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US cannabis industry still face huge risks

RISKY BUSINESS

US cannabis industry still face huge risks

Insurance Business Magazine explores some of the top risks facing cannabis businesses in the US today. 

The publication highlights that the industry saw sales of recreational and medical cannabis top USD$27bn in 2021 – this is around a third more than what was generated by Starbucks in the same year. 

Despite these successful sales, the industry still faces major risks including: 

  • The supply chain 
  • Reputational damage 
  • Product liability 
  • Regulatory compliance 
  • Crime 
  • Natural disasters 
  • Workplace injury 
  • Cyber security 

“Maintaining compliance with industry regulations can make or break a cannabis business,” notes risk intelligence platform Resolver. “Cannabis regulations differ depending on the location of the business. But it’s clear that regulators are not turning a blind eye when it comes to ensuring that cannabis companies are compliant.”


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MORE TO DO

Calls for Biden to federally legalize and grant local clemency

According to Marijuana Moment, Rep. Eleanor Holmes Norton (D-DC) is calling on President Biden to allow Washington, D.C. to establish a commercial cannabis market and grant clemency on its own.

The congresswoman has said Biden’s announcement is a step in the right direction, but that the clemency process needs to be reformed. 

The publication highlights that officials in D.C. have their hands statutorily tiedm, as only the president is able to pardon people for D.C. violations. Most other States have some independent process by which governors and pardon officials are able to provide that relief. 

“D.C. should not have to rely on the president to exercise mercy and mitigate the harms of unjust policies,” she said. “D.C. should have the authority to grant clemency for D.C. crimes, like the states and territories have for crimes under their laws. 

“The Biden administration should publicly endorse giving D.C. this authority.”


STOP RIGHT THERE

Ontario retailers warned against selling to unlicensed operators

MJ Biz Daily reports that the Alcohol and Gaming Commission of Ontario (AGCO) is warning licensed retailers against selling their inventory to “unlicensed third parties upon the closure of the store.” 

According to the publication, the warning came in response to an offer from a company called Leafythings Canada to buy struggling stores’ cannabis inventory.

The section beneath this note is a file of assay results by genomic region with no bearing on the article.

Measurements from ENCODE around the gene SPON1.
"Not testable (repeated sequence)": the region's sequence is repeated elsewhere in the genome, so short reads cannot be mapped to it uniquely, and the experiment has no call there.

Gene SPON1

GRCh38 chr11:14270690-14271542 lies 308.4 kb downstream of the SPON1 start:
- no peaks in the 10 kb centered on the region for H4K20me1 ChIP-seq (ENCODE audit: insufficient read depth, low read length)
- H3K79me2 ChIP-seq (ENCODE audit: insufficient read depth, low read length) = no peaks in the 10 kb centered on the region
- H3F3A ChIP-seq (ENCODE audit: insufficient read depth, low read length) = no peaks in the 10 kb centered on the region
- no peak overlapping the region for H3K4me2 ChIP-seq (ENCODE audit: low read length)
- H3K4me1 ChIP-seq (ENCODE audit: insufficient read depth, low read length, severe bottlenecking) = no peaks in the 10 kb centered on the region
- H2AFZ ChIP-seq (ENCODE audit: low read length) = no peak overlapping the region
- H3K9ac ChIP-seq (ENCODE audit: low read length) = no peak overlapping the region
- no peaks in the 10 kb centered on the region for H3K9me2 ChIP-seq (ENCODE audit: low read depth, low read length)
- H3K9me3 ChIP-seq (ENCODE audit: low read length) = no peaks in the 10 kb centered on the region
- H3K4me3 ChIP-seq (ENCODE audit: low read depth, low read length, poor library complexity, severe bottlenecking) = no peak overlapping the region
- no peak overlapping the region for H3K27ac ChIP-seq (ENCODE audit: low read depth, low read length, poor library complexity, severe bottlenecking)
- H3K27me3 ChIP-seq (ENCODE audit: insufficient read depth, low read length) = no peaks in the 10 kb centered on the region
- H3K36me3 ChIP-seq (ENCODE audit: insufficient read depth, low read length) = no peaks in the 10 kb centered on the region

With more than 1,600 cannabis stores set to open in the State and 300 more in the application queue, there are increasing concerns that significant numbers of stores might not survive. 

The regulator stated: “Failure to properly dispose of inventory before you close may result in compliance activity by the AGCO or action from other law enforcement agencies.”


EU INVESTMENTS

Despite market turmoil, now is a ‘great time’ to be investing in European cannabis

It has been a difficult year for cannabis investors, reports BusinessCann, in light of global bear markets. However, speaking to the publication, venture capital fund Oskare Capital, said it believes now is actually a “great time” to be investing in European cannabis. 

Managing Partner Alexandre Ouimet-Storrs explains he is optimistic about the sector for a variety of reasons, including:

  • Big pharma is looking at the endocannabinoids system in earnest. 
  • There is a large amount of research being carried out with cannabis in oncology, pain and central nervous system disorders. 
  • New money is coming into the sector. 
  • The medical cannabis sector is well regulated. 
  • The sector is seeing an increasing amount of interest in private equity and venture. 

“Building an industry, professionalizing it and making it more sustainable from a financial and ecological perspective is a big task, with a lot of work to do. Because of this, it’s a market extremely well suited to venture capital. We believe the returns will be excellent, but more importantly, that these medicines and products will significantly improve people’s lives, and often those people are those who most need help,” said Ouimet-Storrs. 

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